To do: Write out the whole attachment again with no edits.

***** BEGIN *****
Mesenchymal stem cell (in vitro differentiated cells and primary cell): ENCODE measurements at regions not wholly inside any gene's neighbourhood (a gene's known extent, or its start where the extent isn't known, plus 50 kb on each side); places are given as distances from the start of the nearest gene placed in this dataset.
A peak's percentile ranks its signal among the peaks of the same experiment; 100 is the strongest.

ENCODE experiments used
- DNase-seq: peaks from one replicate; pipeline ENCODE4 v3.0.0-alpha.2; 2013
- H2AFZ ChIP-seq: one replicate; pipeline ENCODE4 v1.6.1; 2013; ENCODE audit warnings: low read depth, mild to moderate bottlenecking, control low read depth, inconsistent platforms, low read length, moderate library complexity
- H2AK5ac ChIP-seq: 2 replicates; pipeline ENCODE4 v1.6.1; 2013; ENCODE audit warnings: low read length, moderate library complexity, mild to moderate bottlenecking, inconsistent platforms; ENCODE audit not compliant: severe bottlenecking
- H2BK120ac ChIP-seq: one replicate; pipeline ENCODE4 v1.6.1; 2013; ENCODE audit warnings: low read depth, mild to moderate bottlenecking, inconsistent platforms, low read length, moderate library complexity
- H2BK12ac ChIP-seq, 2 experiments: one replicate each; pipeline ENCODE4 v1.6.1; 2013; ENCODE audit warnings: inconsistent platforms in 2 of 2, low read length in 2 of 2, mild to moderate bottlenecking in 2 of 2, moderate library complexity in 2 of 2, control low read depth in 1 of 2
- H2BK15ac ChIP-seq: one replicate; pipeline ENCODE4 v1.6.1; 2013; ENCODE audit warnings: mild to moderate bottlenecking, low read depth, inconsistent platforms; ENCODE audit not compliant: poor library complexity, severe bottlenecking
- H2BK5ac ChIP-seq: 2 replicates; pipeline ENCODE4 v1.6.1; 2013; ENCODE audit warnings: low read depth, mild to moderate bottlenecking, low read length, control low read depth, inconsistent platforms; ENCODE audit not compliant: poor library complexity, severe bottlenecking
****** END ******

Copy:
Mesenchymal stem cell (in vitro differentiated cells and primary cell): ENCODE measurements at regions not wholly inside any gene's neighbourhood (a gene's known extent, or its start where the extent isn't known, plus 50 kb on each side); places are given as distances from the start of the nearest gene placed in this dataset.
A peak's percentile ranks its signal among the peaks of the same experiment; 100 is the strongest.

ENCODE experiments used
- DNase-seq: peaks from one replicate; pipeline ENCODE4 v3.0.0-alpha.2; 2013
- H2AFZ ChIP-seq: one replicate; pipeline ENCODE4 v1.6.1; 2013; ENCODE audit warnings: low read depth, mild to moderate bottlenecking, control low read depth, inconsistent platforms, low read length, moderate library complexity
- H2AK5ac ChIP-seq: 2 replicates; pipeline ENCODE4 v1.6.1; 2013; ENCODE audit warnings: low read length, moderate library complexity, mild to moderate bottlenecking, inconsistent platforms; ENCODE audit not compliant: severe bottlenecking
- H2BK120ac ChIP-seq: one replicate; pipeline ENCODE4 v1.6.1; 2013; ENCODE audit warnings: low read depth, mild to moderate bottlenecking, inconsistent platforms, low read length, moderate library complexity
- H2BK12ac ChIP-seq, 2 experiments: one replicate each; pipeline ENCODE4 v1.6.1; 2013; ENCODE audit warnings: inconsistent platforms in 2 of 2, low read length in 2 of 2, mild to moderate bottlenecking in 2 of 2, moderate library complexity in 2 of 2, control low read depth in 1 of 2
- H2BK15ac ChIP-seq: one replicate; pipeline ENCODE4 v1.6.1; 2013; ENCODE audit warnings: mild to moderate bottlenecking, low read depth, inconsistent platforms; ENCODE audit not compliant: poor library complexity, severe bottlenecking
- H2BK5ac ChIP-seq: 2 replicates; pipeline ENCODE4 v1.6.1; 2013; ENCODE audit warnings: low read depth, mild to moderate bottlenecking, low read length, control low read depth, inconsistent platforms; ENCODE audit not compliant: poor library complexity, severe bottlenecking